Index of content:
Volume 77, Issue 11, November 2006
- NUCLEAR PHYSICS, FUSION AND PLASMAS
77(2006); http://dx.doi.org/10.1063/1.2364133View Description Hide Description
A novel design of three-step Langmuir probe (TSLP) array has been developed for zonal flow (ZF) studies in the HL-2A tokamak. Three TSLP arrays are used to determine three-dimensional (3D) features of the ZFs. Two TSLP arrays are located in the same poloidal plane at a separation, while the third TSLP array is separated toroidally by . A fourth TSLP array driven by pneumatically reciprocating system is applied for boundary parameter profile measurements within . The TSLP structure is described in detail. The measured 3D properties of the geodesic acoustic mode (GAM) ZFs are described and the poloidal and toroidalmode numbers are simultaneously determined in the HL-2A tokamak for the first time. The radial wave vector at the GAM frequency is estimated as , corresponding to radial scale length of .
77(2006); http://dx.doi.org/10.1063/1.2372735View Description Hide Description
This article presents designs for a single-shot x-ray compatible wave-front sensor and visible light demonstrations of such a wave-front sensor based on a novel implementation of the method of phase retrieval. This wave-front sensor may be used with a soft x-ray laser, as well as with incoherent line emission at multikilovolt x-ray energies. This approach could be used to characterize line-integrated electron density gradients formed in laser-produced and -pinch plasma experiments, as well as for at wavelength testing of extreme ultraviolet lithography components and x-ray phase imaging of biological specimens. The phase retrievaldiagnostic is experimentally demonstrated in the visible region using a liquid-crystal spatial light modulator to provide a simulated phase profile, representing the phase that would be incurred by an x-ray probe passing through an exploding foil plasma. The visible light phase retrievaldiagnostic represents the first experimental test of this phase retrieval algorithm, and the results are compared with an interferometric measurement and shown to be in close agreement. The merits of this diagnostic include a wide dynamic range, broadband or low coherence length light capability, high x-ray efficiency, two-dimensional gradient determination, and experimental simplicity.
electron cyclotron resonance plasma source using cylindrically comb-shaped magnetic-field configuration for broad ion-beam processing77(2006); http://dx.doi.org/10.1063/1.2387885View Description Hide Description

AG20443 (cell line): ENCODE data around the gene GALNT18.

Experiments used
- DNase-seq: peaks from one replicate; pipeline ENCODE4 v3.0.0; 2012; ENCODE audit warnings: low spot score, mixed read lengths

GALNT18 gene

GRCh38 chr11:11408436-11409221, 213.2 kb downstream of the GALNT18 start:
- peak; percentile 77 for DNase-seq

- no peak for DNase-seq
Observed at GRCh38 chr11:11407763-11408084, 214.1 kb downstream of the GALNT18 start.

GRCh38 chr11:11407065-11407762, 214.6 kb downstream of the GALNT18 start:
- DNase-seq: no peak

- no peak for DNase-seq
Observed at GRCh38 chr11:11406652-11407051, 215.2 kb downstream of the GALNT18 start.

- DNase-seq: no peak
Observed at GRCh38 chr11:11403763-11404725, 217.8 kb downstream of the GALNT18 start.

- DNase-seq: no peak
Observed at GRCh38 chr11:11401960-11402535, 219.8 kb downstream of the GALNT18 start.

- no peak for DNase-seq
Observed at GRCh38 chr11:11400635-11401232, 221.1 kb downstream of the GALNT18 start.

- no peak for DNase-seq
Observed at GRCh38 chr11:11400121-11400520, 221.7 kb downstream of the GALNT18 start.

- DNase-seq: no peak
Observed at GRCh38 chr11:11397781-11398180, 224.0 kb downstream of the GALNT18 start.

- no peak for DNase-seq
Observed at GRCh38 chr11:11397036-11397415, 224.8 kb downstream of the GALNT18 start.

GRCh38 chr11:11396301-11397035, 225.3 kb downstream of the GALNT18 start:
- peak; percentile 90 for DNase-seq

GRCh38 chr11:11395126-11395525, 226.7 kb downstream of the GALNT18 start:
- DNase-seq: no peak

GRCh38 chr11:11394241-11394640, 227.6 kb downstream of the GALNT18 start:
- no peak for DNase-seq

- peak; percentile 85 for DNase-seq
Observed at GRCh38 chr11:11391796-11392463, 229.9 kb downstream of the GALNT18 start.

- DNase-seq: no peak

An electron cyclotron resonance (ECR) plasma source for broad ion-beam processing has been upgraded by a cylindrically comb-shaped magnetic-field configuration and frequency microwaves. A pair of comb-shaped magnets surrounds a large-bore discharge chamber. The magnetic field well confines plasmas with suppressing diffusion toward the axial direction of the cylindrical chamber. The magnetic field is constructed with a multipole and two quasiring permanent magnets. The plasma density clearly increases as compared with that in a simple multipole magnetic-field configuration. The frequency of microwaves output from the traveling-wave tube amplifier can be easily changed with an input signal source. The plasma density for is higher than that for . The maximum plasma density has reached approximately at a microwave power of only and a pressure of . The enhancement of plasma generation by second-harmonic resonance and microwave modes has been investigated. The plasma density and the electron temperature are raised around the second-harmonic resonance zone. And then, the ion saturation current is periodically increased with varying the position of the plate tuner. The distance between the peaks is nearly equal to half of the free-space wavelength of microwave. The efficiency of ECR has been improved by using the comb-shaped magnetic field and raising microwave frequency, and then the high-density plasma source has been accomplished at low microwave power.
77(2006); http://dx.doi.org/10.1063/1.2393164View Description Hide Description
A radio frequency (rf) plasma-based electron source that does not rely on electron emission at a cathode surface has been constructed. All of the random electron flux incident on an exit aperture is extracted through an electron sheath resulting in total nonambipolar flow within the device when the ratio of the ion loss area to the electron loss area is approximately equal to the square root of the ratio of the ion mass to the electron mass, and the ion sheath potential drop at the chamber walls is much larger than . The nonambipolar electron source (NES) has an axisymmetric magnetic field of at the extraction aperture that results in a uniform plasma potential across the aperture, allowing the extraction of all the incident electron flux without the use of grids. A prototype NES has produced of continuous electron current, using (SCCM denotes cubic centimeter per minute at STP) Ar, rf power at , and 6 times gas utilization. Alternatively of electron current can be produced, using Ar at rf and 20 times gas utilization. NES could replace hollow cathodeelectron sources in a wide variety of applications.